Proposed rule sets Medicare penalties for providers that commit information-blocking infractions

A hospital found to have engaged in unlawful information blocking would face a reduction in its Medicare payment update for a given year.

November 17, 2023 11:43 am

Hospitals and other healthcare providers would face penalties for knowingly engaging in information blocking, with the sanctions affecting their Medicare reimbursement, according to a proposed rule from the U.S. Department of Health and Human Services (HHS) and CMS.

Published at the beginning of November, the rule implements some terms of the 21st Century Cures Act, the 2016 law that includes a wide range of provisions intended to enhance healthcare research and development and the sharing of electronic health information. The latter area represents an effort to remove barriers that impede patients’ access to their digital health records.

Between April 2021 and October 2023, allegations of information blocking were made against roughly 700 providers, according to a tracker maintained by the Office of the National Coordinator for Health Information Technology (ONC). Such charges have not been subject to penalization — or even to investigation, at least generally — but that would change under the proposed rule.

Proposed penalties

A hospital or critical access hospital (CAH) would be ineligible for designation as a meaningful user of electronic health records (EHRs) if the HHS Office of Inspector General (OIG) determines that the facility engaged in information blocking. HHS can establish such disincentives through statutory authority conferred by the Public Health Service Act and regulations set by the Medicare Promoting Interoperability Program, the department wrote in the rule.

Failing to qualify as an EHR meaningful user would reduce a hospital’s Medicare inpatient payment update by 75% for the year in which the hospital was penalized, while a CAH’s reimbursement would drop from 101% to 100% of reasonable costs. The penalty would apply to the affected hospital two years after the OIG referral to CMS, based on the lag between the reporting period and payment adjustment in the Promoting Interoperability Program. For CAHs, the penalty would apply during the payment adjustment year in which the OIG referral was made.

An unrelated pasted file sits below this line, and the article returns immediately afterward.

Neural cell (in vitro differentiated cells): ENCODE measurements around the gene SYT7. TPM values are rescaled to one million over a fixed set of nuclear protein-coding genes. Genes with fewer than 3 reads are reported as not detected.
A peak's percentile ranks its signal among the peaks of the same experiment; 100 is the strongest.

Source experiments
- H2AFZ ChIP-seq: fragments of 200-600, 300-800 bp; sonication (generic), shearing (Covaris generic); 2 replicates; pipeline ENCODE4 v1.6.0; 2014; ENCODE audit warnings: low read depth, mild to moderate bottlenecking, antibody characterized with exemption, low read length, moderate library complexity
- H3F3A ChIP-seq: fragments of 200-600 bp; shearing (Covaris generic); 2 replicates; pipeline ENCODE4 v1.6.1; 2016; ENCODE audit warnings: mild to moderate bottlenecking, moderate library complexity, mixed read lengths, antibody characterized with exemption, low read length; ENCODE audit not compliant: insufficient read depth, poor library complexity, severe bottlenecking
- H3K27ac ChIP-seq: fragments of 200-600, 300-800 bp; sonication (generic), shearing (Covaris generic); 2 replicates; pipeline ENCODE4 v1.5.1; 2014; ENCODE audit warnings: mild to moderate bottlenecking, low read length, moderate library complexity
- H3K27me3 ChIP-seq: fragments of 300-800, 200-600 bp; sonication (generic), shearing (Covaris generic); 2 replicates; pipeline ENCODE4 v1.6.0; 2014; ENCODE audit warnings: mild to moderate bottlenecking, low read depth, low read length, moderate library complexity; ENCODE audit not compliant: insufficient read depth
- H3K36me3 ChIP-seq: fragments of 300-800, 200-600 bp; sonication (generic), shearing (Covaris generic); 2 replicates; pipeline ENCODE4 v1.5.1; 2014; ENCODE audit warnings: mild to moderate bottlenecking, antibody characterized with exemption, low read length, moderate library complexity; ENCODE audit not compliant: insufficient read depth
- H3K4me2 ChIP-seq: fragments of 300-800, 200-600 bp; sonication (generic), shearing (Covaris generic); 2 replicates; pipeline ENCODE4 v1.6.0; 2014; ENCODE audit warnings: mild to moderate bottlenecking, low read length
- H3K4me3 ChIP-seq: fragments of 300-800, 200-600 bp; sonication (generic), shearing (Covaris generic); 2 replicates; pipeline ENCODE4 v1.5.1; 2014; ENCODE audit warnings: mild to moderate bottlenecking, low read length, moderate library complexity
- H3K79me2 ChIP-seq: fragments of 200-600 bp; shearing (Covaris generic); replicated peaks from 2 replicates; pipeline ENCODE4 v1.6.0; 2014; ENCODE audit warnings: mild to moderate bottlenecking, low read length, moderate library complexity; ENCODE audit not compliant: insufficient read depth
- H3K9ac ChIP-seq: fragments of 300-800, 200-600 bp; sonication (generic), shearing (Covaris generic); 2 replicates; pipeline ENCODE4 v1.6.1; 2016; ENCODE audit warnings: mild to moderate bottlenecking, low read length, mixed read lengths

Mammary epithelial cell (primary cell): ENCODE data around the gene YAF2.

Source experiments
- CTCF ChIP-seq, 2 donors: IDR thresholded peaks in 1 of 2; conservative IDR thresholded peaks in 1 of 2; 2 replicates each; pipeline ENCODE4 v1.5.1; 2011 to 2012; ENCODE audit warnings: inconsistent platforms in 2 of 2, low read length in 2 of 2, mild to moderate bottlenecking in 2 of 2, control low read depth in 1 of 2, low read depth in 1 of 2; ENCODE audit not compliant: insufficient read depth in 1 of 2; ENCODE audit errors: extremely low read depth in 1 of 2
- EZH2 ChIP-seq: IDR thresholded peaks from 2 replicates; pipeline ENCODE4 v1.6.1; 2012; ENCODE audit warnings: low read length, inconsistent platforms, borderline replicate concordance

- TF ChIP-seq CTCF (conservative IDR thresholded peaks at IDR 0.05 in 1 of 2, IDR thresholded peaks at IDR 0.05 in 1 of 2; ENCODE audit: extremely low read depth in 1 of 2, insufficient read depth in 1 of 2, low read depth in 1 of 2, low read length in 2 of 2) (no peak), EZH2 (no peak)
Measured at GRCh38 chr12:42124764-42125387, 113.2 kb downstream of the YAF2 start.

Other providers also would face consequences for information blocking. Penalties would affect performance scores for clinicians in the Merit-based Incentive Payment System and could render accountable care organizations ineligible for the Medicare Shared Savings Program.

Parties found to have committed an information-blocking transgression also would be listed on ONC’s website.

“We are confident the disincentives included in the proposed rule, if finalized, will further increase the appropriate sharing of electronic health information and establish a framework for potential additional incentives in the future,” HHS Secretary Xavier Becerra said in a news release.

What to avoid

In the context of the Cures Act, information blocking by any healthcare stakeholder is defined as a practice that “is likely to interfere with access, exchange or use of electronic health information.” For a provider, the penalty applies only if OIG determines the organization knows that its action is unreasonable and constitutes unlawful information blocking (standards are stricter for developers of certified health IT and health information exchanges, which face civil monetary penalties of up to $1 million per violation).

“OIG has significant experience and expertise investigating and determining whether to take an enforcement action based on other laws that are intent-based,” the proposed rule states. “This history will inform the use of OIG’s discretion to investigate healthcare providers that OIG believes may have the requisite intent.”

In a previously published final rule, OIG said it would prioritize cases that meet at least one of the following criteria:

  • Potentially cause patient harm
  • Significantly affect a provider’s ability to care for patients
  • Span a long duration
  • Cause financial loss to federal healthcare programs or government or private entities

According to Cures Act regulations, information blocking is permitted if the action falls under an established exception (such as those derived from the HIPAA Privacy Rule).

Comments on the proposed rule can be submitted through Jan. 2 at


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